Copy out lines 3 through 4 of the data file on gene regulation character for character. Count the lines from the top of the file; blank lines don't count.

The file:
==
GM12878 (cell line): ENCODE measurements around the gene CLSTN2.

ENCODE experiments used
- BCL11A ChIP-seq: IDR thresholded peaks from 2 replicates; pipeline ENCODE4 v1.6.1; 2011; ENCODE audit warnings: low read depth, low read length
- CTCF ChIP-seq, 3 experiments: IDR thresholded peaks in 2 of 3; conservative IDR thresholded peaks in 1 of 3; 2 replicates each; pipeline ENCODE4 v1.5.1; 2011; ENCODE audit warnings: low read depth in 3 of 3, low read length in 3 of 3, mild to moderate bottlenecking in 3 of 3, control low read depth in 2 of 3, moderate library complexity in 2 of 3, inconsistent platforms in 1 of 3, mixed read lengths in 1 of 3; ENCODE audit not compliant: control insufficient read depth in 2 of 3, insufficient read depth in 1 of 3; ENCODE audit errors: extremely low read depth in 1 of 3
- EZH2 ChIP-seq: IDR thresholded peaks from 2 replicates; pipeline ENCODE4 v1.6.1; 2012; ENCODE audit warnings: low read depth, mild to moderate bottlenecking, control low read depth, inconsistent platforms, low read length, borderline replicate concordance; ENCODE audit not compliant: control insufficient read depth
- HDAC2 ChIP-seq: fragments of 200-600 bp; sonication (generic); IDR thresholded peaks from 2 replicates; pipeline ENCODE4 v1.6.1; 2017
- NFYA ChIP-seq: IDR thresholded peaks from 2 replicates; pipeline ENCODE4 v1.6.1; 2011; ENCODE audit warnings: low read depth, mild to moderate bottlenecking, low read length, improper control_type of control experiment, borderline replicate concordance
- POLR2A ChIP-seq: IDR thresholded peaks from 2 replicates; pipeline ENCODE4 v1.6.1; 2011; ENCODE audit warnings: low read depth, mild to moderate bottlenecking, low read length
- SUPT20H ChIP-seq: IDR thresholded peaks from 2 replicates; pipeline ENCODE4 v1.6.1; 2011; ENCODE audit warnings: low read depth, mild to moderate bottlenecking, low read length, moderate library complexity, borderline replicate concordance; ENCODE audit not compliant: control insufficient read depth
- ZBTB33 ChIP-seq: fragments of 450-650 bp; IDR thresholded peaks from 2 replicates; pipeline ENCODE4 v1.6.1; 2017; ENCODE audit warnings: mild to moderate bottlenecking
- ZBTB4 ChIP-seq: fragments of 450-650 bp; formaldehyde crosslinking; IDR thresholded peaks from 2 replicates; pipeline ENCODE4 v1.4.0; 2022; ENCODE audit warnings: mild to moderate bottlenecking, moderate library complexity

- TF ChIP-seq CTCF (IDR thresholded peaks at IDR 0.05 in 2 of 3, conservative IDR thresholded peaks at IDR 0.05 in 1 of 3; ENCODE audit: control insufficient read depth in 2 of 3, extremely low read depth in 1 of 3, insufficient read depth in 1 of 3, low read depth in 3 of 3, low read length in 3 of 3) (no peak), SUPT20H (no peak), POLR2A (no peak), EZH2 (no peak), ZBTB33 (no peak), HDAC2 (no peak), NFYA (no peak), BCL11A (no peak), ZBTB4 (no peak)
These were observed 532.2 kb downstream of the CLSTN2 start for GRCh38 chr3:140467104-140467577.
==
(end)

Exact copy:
- BCL11A ChIP-seq: IDR thresholded peaks from 2 replicates; pipeline ENCODE4 v1.6.1; 2011; ENCODE audit warnings: low read depth, low read length
- CTCF ChIP-seq, 3 experiments: IDR thresholded peaks in 2 of 3; conservative IDR thresholded peaks in 1 of 3; 2 replicates each; pipeline ENCODE4 v1.5.1; 2011; ENCODE audit warnings: low read depth in 3 of 3, low read length in 3 of 3, mild to moderate bottlenecking in 3 of 3, control low read depth in 2 of 3, moderate library complexity in 2 of 3, inconsistent platforms in 1 of 3, mixed read lengths in 1 of 3; ENCODE audit not compliant: control insufficient read depth in 2 of 3, insufficient read depth in 1 of 3; ENCODE audit errors: extremely low read depth in 1 of 3